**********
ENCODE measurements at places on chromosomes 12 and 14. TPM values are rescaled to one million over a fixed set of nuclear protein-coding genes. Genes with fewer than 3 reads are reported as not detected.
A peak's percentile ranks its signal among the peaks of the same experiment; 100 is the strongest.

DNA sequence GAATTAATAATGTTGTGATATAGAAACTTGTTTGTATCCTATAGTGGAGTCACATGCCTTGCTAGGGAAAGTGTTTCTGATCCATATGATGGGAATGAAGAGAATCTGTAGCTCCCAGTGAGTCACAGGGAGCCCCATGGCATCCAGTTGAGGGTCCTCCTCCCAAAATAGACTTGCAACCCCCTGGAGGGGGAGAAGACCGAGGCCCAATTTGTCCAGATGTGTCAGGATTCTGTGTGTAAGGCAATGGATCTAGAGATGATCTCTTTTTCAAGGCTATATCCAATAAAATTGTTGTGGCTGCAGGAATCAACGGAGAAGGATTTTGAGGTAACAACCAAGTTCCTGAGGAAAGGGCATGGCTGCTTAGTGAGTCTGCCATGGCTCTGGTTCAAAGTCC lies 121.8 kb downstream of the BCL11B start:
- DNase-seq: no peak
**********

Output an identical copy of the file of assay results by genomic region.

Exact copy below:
ENCODE measurements at places on chromosomes 12 and 14. TPM values are rescaled to one million over a fixed set of nuclear protein-coding genes. Genes with fewer than 3 reads are reported as not detected.
A peak's percentile ranks its signal among the peaks of the same experiment; 100 is the strongest.

DNA sequence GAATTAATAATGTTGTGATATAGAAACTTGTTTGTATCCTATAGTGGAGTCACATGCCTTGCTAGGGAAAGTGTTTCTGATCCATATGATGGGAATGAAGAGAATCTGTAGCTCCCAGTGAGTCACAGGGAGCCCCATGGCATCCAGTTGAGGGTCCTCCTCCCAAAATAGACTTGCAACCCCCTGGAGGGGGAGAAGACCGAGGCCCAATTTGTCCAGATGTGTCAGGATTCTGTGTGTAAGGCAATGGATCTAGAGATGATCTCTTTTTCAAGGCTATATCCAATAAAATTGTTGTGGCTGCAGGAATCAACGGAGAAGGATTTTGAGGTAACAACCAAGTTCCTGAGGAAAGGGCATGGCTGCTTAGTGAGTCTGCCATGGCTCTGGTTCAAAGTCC lies 121.8 kb downstream of the BCL11B start:
- DNase-seq: no peak